The Daewoo Matiz followed in 1998 with a Giorgetto Giugiaro design and a moderate height (1.50m), which proved more eye-catching. Hyundai tried to react to this with the rounder Atos Prime but without much success.

These Korean city cars were much cheaper than most of the European models — especially the Opel Agila (2000) and Volkswagen Lupo (1999) —, yet still showed decent reliability. However, sales were dominated by the Renault Twingo and Ford Ka.

Luxury city cars

Mercedes-Benz launched the first luxury city car, the Mercedes-Benz A-Class, in 1996. Comparatively it was extremely expensive (closer to the price of a premium small family car such as a Volkswagen Golf) and was not very successful; this was partly because of media reports of the instability of early models under cornering. However BMW decided to compete against its German rival by launching an all-new MINI in 2001. It is powered by 1.6 L engines and the cheapest model in the range costs € 16,000 or £11,000. This puts into competition with regular superminis. The new MINI is also significant in that it revives a famous small car brand, as had been done with the Volkswagen Beetle.

City car / supermini crossovers

While small family cars and superminis grew considerably from the 1990s to the 2000s, so happened with city cars. After some new superminis were over 3.90 m long (like the Ford Fiesta, the SEAT Ibiza and the Volkswagen Polo) some many makers designed models above 3.65 m long.

The first of these models was the Nissan Micra (2002), which is 3.72 m long and smaller that many superminis of the late 1990s. Other cars are the Citroën C2, Suzuki Swift, Smart Forfour, Toyota Yaris and Peugeot 1007 (the last one which can also be labelled as a mini MPV).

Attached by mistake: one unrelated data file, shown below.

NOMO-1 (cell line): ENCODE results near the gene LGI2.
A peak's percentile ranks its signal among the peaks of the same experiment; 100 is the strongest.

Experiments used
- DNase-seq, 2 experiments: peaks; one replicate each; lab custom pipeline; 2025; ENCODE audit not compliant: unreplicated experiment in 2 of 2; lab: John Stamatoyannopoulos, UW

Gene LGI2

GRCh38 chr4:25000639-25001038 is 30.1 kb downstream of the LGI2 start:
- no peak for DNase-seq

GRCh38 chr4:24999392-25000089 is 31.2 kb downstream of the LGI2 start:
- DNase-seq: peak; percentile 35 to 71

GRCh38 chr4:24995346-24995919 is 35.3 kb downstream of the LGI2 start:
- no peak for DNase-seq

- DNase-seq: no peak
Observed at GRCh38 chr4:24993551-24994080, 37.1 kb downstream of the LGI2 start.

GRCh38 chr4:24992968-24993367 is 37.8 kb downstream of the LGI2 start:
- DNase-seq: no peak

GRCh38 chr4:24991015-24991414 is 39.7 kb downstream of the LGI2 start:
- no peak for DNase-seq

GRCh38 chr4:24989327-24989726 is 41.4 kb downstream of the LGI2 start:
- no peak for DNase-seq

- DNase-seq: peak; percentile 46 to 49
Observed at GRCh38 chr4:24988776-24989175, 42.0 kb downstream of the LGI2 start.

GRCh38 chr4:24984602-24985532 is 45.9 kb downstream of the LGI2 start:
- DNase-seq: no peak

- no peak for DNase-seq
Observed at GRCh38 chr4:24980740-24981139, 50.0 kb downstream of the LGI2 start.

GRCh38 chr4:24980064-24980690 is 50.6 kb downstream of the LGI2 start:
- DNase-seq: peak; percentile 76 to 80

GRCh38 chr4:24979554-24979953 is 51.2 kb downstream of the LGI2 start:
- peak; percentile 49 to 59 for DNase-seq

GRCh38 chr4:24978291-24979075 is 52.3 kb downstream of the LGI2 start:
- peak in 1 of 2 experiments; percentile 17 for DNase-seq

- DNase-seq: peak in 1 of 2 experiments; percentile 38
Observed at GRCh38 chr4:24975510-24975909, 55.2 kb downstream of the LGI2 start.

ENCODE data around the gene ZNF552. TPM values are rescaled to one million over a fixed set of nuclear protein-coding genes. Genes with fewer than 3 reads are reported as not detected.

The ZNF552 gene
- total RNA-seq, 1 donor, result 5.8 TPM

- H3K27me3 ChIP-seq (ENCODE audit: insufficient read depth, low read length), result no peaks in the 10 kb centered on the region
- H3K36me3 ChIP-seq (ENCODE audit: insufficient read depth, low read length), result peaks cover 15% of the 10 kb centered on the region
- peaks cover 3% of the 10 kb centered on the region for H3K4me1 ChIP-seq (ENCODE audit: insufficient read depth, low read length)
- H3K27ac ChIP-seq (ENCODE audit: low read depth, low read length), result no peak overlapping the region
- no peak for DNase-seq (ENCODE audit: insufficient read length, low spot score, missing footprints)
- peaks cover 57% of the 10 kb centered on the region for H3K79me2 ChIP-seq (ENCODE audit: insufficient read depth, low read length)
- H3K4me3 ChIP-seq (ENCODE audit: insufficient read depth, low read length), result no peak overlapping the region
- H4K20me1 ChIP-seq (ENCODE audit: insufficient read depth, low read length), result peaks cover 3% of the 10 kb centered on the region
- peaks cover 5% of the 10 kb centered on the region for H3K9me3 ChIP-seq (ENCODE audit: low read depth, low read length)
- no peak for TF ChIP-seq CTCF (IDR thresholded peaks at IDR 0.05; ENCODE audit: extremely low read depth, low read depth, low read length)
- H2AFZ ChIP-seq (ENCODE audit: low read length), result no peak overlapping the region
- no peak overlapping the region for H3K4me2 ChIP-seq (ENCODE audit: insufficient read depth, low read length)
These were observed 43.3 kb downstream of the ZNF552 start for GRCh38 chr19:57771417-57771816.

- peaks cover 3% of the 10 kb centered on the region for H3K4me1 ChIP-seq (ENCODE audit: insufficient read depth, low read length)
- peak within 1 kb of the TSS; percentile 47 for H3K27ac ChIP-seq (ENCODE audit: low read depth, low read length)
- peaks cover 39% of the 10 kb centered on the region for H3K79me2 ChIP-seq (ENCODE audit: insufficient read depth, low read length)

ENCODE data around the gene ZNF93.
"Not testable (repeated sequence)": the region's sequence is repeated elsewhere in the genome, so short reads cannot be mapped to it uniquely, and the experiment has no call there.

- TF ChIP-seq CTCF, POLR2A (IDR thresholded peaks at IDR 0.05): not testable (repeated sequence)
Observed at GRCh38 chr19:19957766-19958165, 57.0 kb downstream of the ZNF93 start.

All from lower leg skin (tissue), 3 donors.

These vehicles are hard to classify, since their size does not fit the "city car" or "supermini" categories. A possibility is to compare the price and interior room with superminis: the Yaris is definitely a supermini, whereas the Tata Indica is closer to a city car.

In addition, in the last few years some "true" city cars were released, like the Fiat Panda (2003), the Kia Picanto (2004) and the Citroën C1/Peugeot 107/Toyota Aygo trio. Some of the other mainstream European manufacturers will release all-new models in 2007: the Renault Twingo, Fiat Nuova 500 and the Ford Ka.

Battery electric city cars

The Th!nk City, imported to the USA by Ford Motor Company to satisfy California Zero-emissions vehicle (ZEV) requirements in the state of California. Removed from the market by Ford in a bargain with the California Air Resources Board. See PZEV for more information.

The REVA electric vehicle as used in its home environment, India. This may soon be exported to the USA with speed electronically limited and sold as an NEV.

The obstacle to adaptation of such vehicles in the United States is less technical than cultural and political. The mandates by regulatory powers that such vehicles to meet full U.S. safety regulations, as high-speed roadways exist in most urban and suburban areas, ensures the unavailability of vehicles suitable for use in mixed traffic conditions that predominate in U.S. suburban areas.

See also